The Office of the United States Trade Representative announced that it is imposing huge tariffs on Chinese tire imports. This move is certain to cause friction between the two countries. Already, Chinese officials have called the move protectionist and threatened similar penalties on US exports.
The International Trade Commission had determined that China had produced products similar to tires made in the US and sold them at prices low enough to force some US plants to close.
Trade representative Ron Kirk stated that "The three-year remedies, consisting of an additional tariff of 35 percent ad valorem in the first year, 30 percent ad valorem in the second, and 25 percent ad valorem in the third year, are being imposed after a finding by the United States International Trade Commission that a harmful surge of imports of Chinese tires disrupted the U.S. market for those products."
According to MarketWatch, "It is the first time the U.S. government has imposed special 'safeguard' provisions to protect a U.S. industry from Chinese competition." The question is whether it will be the last time.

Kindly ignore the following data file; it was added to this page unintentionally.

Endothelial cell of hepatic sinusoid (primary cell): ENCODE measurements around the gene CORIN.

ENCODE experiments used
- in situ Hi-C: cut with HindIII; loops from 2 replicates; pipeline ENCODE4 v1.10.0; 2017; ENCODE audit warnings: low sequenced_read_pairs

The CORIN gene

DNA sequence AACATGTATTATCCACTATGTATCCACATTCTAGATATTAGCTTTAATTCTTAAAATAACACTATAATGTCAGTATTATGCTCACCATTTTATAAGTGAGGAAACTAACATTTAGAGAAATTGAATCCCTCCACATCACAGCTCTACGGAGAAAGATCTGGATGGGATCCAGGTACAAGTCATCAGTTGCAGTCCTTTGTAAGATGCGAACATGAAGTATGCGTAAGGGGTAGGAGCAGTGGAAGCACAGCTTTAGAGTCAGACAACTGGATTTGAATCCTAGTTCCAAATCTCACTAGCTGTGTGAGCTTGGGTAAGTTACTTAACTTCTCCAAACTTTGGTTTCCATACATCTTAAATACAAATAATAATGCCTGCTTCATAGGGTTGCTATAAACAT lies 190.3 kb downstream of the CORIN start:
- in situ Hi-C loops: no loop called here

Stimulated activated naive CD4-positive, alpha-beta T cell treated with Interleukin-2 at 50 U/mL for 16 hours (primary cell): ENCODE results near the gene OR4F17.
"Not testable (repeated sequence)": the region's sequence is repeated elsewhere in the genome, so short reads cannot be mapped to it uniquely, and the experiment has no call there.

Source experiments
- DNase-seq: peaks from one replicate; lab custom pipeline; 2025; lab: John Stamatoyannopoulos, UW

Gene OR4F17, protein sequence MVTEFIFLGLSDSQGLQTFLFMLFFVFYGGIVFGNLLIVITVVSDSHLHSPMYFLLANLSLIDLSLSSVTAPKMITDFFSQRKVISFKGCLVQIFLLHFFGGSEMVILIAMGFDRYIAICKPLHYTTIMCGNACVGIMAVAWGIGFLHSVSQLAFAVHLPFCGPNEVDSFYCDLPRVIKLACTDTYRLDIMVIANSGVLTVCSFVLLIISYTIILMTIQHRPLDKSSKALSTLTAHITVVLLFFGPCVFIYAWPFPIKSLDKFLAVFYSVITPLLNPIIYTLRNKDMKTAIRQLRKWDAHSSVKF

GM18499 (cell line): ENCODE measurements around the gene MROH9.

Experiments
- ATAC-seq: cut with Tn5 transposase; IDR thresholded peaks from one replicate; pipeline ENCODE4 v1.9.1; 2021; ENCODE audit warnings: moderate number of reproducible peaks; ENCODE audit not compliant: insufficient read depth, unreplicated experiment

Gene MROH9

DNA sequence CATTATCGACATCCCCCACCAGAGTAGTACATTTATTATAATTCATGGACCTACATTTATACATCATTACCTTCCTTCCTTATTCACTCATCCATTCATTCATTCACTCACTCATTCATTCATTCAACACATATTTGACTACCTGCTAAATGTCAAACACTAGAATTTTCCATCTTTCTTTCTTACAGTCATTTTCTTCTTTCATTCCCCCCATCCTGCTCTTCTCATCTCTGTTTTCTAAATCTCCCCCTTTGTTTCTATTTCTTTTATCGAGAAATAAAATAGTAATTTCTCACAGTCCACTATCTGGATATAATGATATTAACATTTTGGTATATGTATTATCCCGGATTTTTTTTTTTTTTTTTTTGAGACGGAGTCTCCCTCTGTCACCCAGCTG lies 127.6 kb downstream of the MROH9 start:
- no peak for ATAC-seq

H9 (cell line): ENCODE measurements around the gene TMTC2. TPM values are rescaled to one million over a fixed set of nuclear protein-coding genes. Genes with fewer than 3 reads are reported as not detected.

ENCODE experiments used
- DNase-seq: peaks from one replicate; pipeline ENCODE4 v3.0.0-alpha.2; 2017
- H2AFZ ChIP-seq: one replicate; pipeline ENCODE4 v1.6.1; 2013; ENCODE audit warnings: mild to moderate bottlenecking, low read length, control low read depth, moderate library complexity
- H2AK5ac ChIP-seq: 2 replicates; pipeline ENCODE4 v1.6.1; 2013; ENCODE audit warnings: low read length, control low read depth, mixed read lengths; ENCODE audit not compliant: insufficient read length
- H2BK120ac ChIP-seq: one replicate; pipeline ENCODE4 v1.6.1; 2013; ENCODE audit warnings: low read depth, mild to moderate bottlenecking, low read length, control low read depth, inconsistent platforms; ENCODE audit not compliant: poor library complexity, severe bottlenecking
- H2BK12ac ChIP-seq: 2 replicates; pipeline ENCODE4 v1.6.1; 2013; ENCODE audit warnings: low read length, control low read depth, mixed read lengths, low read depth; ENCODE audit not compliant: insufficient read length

With the effects of the recession in the US still very grave and unemployment continuing to rise, the temptation to try to identify unfair trade practices is high.
Of course, the tire tariff is likely to provide a positive political windfall for the Obama Administration. There have been suspicions for years that the Chinese take advantage of their low labor costs to manufacture goods and ship them to the US in order to gain market share in the world's largest consumer market. Big Labor and many members of Congress will be heartened by the action.
On the other side of the coin, China may view the US action as a form of aggressive protectionism which could set off a series of trade disputes.
Douglas A. McIntyre is an editor at 24/7 Wall St.